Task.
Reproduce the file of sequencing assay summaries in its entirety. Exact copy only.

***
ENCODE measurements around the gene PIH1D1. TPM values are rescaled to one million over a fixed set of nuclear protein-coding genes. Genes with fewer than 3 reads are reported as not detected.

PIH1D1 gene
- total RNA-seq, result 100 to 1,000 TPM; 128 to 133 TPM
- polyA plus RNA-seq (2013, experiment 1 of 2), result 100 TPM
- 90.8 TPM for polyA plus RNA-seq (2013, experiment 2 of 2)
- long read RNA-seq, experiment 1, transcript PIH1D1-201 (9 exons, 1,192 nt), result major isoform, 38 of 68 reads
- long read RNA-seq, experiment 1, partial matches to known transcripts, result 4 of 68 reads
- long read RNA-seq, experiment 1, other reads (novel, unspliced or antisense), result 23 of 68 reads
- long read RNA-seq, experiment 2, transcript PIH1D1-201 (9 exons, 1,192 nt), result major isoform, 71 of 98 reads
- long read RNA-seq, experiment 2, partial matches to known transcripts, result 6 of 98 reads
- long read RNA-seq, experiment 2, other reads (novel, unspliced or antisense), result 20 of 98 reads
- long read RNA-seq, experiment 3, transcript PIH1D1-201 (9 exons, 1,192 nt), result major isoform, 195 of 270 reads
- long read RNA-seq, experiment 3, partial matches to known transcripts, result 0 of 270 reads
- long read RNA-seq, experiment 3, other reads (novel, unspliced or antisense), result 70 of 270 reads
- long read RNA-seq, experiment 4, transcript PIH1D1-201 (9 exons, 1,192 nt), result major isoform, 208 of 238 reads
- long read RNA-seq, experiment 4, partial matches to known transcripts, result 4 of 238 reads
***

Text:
ENCODE measurements around the gene PIH1D1. TPM values are rescaled to one million over a fixed set of nuclear protein-coding genes. Genes with fewer than 3 reads are reported as not detected.

PIH1D1 gene
- total RNA-seq, result 100 to 1,000 TPM; 128 to 133 TPM
- polyA plus RNA-seq (2013, experiment 1 of 2), result 100 TPM
- 90.8 TPM for polyA plus RNA-seq (2013, experiment 2 of 2)
- long read RNA-seq, experiment 1, transcript PIH1D1-201 (9 exons, 1,192 nt), result major isoform, 38 of 68 reads
- long read RNA-seq, experiment 1, partial matches to known transcripts, result 4 of 68 reads
- long read RNA-seq, experiment 1, other reads (novel, unspliced or antisense), result 23 of 68 reads
- long read RNA-seq, experiment 2, transcript PIH1D1-201 (9 exons, 1,192 nt), result major isoform, 71 of 98 reads
- long read RNA-seq, experiment 2, partial matches to known transcripts, result 6 of 98 reads
- long read RNA-seq, experiment 2, other reads (novel, unspliced or antisense), result 20 of 98 reads
- long read RNA-seq, experiment 3, transcript PIH1D1-201 (9 exons, 1,192 nt), result major isoform, 195 of 270 reads
- long read RNA-seq, experiment 3, partial matches to known transcripts, result 0 of 270 reads
- long read RNA-seq, experiment 3, other reads (novel, unspliced or antisense), result 70 of 270 reads
- long read RNA-seq, experiment 4, transcript PIH1D1-201 (9 exons, 1,192 nt), result major isoform, 208 of 238 reads
- long read RNA-seq, experiment 4, partial matches to known transcripts, result 4 of 238 reads